On convincing college students to use mass transit: Morrell helped train dozens of first-year students at the University of St. Thomas the day before fall semester began. From how to pay your fare to staying safe on a bus or train — a common concern among the largely suburban and outstate population — she laid out basic information calmly and without judgment.
“Research shows that being exposed to good public transportation between 18 and 24 impacts people’s travel decisions for life,” says Morrell, who customizes presentations to colleges depending on the makeup of their student body.
“It’s interesting to talk to college students from larger cities or the East Coast, where transit has been ingrained in their culture for decades,” says Padilla. “For them, it’s a continuation of what they’ve learned.”
On the perception that transit is for the poor: Padilla describes the urban Green Line as a portrait of the Twin Cities’ economic spectrum. I thought of that when I rode the train to the St. Paul farmers’ market one recent Sunday and saw discarded clothing and piles of trash at the stops downtown.
“You don’t see that in the suburbs or rural areas,” says Morrell. She describes the “hand-holding” she had to do when a large company moved to downtown Minneapolis — and employees were shocked to see people sleeping on benches when they got off the train.
“Maybe it’s the idealist in me,” she says, “but I’ve always considered transit the place where you interact with the world. Think of the public discourse if everybody rode the bus with people who don’t look like them.”
I love riding a warm, cozy, professionally-driven metro transit bus when the weather is terrible. When the roads are icy and dangerous, the 20 tonnes of city bus is a great comfort.
definitely. And I don’t have to make the choice of “scrape my windows and run late” or “don’t scrape and risk killing someone because I can’t see”. You would think our terrible winters would be the best argument for the bus, especially for people with regular first shift jobs who commute during rush hour.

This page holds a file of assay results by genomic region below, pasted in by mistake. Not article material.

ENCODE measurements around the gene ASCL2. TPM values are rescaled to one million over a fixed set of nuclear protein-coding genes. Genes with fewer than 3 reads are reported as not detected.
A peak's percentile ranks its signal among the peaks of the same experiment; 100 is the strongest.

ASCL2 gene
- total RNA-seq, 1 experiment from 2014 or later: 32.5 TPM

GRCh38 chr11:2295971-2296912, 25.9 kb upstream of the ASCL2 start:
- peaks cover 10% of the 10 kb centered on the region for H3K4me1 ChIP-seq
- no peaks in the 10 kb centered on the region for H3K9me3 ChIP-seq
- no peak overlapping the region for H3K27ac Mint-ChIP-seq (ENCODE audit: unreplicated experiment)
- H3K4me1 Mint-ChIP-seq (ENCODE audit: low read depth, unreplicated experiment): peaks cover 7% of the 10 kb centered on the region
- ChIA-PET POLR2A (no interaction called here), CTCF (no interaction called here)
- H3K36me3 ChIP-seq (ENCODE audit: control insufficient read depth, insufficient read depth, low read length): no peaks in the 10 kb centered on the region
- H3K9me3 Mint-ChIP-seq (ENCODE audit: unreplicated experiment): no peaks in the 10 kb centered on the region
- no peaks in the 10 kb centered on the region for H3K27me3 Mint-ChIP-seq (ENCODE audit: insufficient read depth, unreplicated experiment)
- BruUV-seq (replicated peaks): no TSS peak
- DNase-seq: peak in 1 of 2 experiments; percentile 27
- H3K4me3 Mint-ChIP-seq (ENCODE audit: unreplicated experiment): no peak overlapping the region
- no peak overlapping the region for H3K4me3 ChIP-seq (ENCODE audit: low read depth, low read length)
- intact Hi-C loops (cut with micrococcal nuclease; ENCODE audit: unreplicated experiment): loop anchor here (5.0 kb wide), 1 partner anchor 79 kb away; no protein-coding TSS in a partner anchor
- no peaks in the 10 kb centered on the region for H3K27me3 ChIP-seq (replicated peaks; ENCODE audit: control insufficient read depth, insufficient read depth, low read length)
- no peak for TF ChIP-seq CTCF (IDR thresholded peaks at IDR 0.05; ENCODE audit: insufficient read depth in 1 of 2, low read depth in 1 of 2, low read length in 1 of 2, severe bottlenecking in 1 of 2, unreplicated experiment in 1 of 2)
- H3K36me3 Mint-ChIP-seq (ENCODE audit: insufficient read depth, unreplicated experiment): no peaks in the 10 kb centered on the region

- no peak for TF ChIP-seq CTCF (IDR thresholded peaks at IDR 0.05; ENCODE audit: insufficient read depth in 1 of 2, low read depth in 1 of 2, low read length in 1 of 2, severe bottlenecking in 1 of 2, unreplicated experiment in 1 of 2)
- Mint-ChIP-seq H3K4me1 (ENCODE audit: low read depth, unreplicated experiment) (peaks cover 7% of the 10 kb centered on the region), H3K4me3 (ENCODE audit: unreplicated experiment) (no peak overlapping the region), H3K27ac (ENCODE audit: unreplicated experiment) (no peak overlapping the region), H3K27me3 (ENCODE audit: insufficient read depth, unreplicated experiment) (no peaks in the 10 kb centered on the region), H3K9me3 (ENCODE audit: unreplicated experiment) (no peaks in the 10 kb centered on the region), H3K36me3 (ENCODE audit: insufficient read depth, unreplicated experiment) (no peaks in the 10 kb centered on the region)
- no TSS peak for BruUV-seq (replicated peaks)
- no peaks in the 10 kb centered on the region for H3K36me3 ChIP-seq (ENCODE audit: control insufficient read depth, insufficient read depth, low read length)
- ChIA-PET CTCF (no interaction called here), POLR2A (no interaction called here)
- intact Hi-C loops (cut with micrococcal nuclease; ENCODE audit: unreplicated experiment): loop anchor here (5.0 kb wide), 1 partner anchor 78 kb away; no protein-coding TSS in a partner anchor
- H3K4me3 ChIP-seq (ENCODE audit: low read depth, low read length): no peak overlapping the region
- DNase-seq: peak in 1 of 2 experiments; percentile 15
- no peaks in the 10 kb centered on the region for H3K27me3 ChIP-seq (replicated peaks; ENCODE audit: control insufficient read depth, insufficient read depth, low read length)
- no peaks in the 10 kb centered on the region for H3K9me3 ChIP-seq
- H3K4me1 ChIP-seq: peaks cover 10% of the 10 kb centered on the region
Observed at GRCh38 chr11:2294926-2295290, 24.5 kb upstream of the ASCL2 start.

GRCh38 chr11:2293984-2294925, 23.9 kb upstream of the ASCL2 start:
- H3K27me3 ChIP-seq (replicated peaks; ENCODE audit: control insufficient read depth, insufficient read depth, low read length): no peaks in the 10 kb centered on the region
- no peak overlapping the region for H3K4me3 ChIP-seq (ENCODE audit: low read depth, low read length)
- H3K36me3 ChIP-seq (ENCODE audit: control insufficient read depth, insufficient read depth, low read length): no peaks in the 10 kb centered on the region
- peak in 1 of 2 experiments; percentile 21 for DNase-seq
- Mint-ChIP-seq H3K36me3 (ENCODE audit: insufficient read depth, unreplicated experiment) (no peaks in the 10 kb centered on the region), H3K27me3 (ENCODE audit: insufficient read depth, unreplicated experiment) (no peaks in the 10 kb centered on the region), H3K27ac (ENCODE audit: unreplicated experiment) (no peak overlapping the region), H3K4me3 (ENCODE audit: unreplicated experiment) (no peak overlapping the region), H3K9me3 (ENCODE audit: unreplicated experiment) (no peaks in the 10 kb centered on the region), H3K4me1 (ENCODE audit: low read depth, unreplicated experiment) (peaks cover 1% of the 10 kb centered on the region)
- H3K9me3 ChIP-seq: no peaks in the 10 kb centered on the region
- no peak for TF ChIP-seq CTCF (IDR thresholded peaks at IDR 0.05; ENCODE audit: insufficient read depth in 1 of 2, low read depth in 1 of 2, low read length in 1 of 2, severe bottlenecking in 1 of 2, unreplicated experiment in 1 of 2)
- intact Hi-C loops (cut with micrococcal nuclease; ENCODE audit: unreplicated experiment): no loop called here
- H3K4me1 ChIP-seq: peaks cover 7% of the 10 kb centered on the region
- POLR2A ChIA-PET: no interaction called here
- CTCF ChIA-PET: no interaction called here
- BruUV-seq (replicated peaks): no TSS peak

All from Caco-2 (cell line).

Yes, expand your transportation toolbox (https://streets.mn/2017/02/21/expand-your-transportation-toolbox/), even if it’s only sometimes when you can. Also, yes, you should ride the bus (https://streets.mn/2018/03/01/you-should-ride-the-bus/)
Bill, am I doing the “plug your old posts” thing right?
I live in Metro transit land but my job is in SW transit territory so taking the bus is difficult as their routes don’t seem to play nicely with each other (does SW even have regular bus routes that aren’t express to downtown?).
Overall my life is oriented in the geographic area between my house and and the building that I work in, so very few routes provide any utility to me, I figured out that I could almost walk the ~13 miles in less time then take the bus after all of the connections, back tracking, and waiting.
I like the bus and support it in principle, but except for the rare occasion I need to go downtown I almost never use it.
The ‘getting people to try transit’ thing works even better when first-time riders have a positive experience. My neighbors and family seem to really like LRT and the A Line because they are so frequent, easy to use, and fast. They are much less enthused about riding the Route #23 with me down 38th St. because it is infrequent, pretty slow, and there are almost no bus shelters along the route.